The first two of six cranes making up a multi-million Rand manufacturing contract for Condra’s Johannesburg works have been delivered and installed on site at a new mining development project in the Northern Cape.
A third crane, already completed and now undergoing testing, will be delivered early in December.
Three more machines for the project are in the design phase, while Condra will also manufacture four hoists and miscellaneous spreader beams for the mine.
The two initial cranes were both 10-ton single-girder electric overhead travelling units ordered by the main structural steelwork contractor for the concentrator plant.
Condra’s affiliate company, Transcon Hauliers, supplied steerable dollies for transport to site, and also oversaw delivery and installation.
The third crane for the mine, currently undergoing testing, is a bigger, 40/8-ton dual-hoist double-girder electric overhead travelling machine with a span of 23 metres. It will be used for mill plant maintenance.
All three cranes were manufactured on very short lead times of 90 days, and all were manufactured to blanket technical specifications and quality control procedures laid down by the mine developers, which will allow the first two machines to be handed over to the mine for future use after the structural steelwork is complete and the contractor has left site.
Commenting on the order, Condra’s managing director, Marc Kleiner, said that stringent quality control procedures had made the short lead times a challenge.
“Hold points at various stages of manufacture allowed for layout inspections, magnetic particle inspections, ultrasound and X-ray inspections,” Kleiner explained.
“There were also assembly inspections, blast profile inspections ahead of painting, and a final, dry film thickness inspection after the painting of each crane was complete.
“Production was halted at each of these hold points, which made meeting the lead times something of a challenge, but we nevertheless completed all three cranes on schedule. We are looking forward to having a little more time on the next three machines,” Kleiner said.
Although the six cranes are for different companies working on the new mine development, industry observers have pointed to a common thread of robust design and proven machine reliability as being the key to Condra’s successful bids, since all customers have experience of cranes from this manufacturer serving reliably for many years in similarly demanding operational environments.
Asked to elaborate on Condra’s design capability, Kleiner said that the design team had submitted a selection of designs from which the steelwork contractor could choose. The single-girder option on the 10-tonners was found to deliver an optimum combination of capacity, lift height and speed, while the larger size of the 40/8-ton crane necessitated a double-girder design, he said.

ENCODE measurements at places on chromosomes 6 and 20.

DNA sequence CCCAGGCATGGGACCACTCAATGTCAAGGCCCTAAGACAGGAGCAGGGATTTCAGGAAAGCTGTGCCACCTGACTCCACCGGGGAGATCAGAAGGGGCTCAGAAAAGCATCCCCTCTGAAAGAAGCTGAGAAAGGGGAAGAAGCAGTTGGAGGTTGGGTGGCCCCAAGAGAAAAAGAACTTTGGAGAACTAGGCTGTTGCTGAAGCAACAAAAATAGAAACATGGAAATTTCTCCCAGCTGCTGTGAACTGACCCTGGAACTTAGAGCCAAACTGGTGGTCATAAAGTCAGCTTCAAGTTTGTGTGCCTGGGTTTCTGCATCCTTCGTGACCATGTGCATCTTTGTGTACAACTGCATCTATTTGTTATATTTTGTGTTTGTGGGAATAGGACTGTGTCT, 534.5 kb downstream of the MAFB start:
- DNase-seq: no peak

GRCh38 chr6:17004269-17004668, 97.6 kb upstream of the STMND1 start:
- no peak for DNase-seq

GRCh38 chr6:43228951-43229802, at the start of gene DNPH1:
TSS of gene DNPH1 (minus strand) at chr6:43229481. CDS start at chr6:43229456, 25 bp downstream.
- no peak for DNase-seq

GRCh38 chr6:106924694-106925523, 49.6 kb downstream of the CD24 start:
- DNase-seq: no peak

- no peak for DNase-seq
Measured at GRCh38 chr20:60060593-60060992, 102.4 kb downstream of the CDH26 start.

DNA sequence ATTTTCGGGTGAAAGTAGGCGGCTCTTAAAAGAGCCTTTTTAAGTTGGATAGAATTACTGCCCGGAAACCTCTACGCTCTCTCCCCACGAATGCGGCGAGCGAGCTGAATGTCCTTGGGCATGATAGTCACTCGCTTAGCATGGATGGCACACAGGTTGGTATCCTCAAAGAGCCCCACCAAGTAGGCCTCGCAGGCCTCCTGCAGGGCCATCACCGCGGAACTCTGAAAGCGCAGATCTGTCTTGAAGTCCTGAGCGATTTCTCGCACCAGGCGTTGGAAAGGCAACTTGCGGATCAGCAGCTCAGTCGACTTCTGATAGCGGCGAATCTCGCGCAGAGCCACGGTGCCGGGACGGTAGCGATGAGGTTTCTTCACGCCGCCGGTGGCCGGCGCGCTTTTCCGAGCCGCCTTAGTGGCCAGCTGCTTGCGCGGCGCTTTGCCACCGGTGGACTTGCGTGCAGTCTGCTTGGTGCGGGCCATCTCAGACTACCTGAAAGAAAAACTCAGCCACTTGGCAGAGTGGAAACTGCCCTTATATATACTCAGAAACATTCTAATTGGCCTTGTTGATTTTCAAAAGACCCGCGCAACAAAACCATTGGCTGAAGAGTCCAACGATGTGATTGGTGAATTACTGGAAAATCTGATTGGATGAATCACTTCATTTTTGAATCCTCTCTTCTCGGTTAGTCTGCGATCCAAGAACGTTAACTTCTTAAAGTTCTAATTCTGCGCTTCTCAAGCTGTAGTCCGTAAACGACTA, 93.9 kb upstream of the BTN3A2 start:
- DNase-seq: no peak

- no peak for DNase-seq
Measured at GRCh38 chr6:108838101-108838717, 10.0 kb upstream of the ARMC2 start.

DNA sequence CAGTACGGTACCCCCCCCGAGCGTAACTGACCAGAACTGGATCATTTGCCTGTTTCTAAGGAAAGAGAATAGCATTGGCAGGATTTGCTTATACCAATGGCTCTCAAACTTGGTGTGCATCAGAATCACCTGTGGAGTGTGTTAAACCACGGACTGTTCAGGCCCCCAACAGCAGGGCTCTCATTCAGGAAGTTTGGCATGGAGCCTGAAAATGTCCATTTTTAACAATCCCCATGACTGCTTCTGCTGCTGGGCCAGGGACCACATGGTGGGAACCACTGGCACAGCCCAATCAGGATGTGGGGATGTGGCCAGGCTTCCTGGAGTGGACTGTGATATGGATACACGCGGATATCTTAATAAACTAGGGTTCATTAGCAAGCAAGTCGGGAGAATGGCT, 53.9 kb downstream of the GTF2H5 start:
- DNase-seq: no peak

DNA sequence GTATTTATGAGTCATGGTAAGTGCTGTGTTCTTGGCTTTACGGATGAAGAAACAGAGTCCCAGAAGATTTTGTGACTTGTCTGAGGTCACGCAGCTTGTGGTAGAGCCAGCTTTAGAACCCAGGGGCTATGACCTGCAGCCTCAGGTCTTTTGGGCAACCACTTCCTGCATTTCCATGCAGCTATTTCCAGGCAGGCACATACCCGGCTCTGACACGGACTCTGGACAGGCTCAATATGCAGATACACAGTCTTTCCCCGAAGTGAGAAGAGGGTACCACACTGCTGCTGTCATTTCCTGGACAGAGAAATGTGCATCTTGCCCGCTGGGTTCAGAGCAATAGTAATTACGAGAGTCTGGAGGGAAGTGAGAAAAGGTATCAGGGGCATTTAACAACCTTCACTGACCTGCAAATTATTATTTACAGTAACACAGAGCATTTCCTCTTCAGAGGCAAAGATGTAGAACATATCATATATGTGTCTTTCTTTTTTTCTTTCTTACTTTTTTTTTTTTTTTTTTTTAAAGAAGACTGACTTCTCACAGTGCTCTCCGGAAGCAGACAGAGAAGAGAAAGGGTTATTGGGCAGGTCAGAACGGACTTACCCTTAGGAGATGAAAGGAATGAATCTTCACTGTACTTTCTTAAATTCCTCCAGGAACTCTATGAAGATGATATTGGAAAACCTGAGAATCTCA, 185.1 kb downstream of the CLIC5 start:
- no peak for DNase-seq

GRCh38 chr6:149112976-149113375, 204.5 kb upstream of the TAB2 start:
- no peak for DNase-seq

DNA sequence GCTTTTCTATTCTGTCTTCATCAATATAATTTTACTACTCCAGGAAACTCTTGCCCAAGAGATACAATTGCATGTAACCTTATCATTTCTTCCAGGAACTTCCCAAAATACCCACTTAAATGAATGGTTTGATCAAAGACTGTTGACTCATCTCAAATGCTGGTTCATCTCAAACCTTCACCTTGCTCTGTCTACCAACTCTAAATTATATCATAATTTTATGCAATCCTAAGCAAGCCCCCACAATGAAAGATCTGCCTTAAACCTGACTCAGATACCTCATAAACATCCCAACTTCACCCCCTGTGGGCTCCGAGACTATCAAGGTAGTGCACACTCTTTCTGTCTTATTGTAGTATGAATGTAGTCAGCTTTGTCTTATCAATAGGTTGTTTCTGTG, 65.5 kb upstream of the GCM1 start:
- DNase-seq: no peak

Condra routinely executes design, manufacture, delivery, installation, commissioning, servicing, load testing and certification as a turnkey offering to customers worldwide, using a fully developed logistical network to enable this level of service.
The company claims a parts delivery time of just 24 hours anywhere in South Africa, and a maximum of 72 hours to all countries within the SADC except the Democratic Republic of the Congo, where customs procedures sometimes extend the delivery time.
“Deliveries to European countries take a bit longer,” Kleiner elaborated, “as customs procedures differ across Europe.
“Our Bulgarian factory recently delivered a shipment of three sets of end-carriages to a customer in the UK, and this took two weeks, whereas our deliveries into Russia and surrounding countries usually need only eight or nine days,” he said.
Outside Africa, the bulk of the company’s export orders come from Chile, Canada, Russia, Bulgaria and various eastern European states.
“We are working to expand our presence in the western European market, but this is taking longer than we would like because of a strong defence by crane manufacturers based there,” said Kleiner.
“However, we are receiving steady orders for sub-assemblies such as end-carriages and hoists, and we continue to work hard to achieve initial orders of complete cranes into that part of the world,” he concluded.
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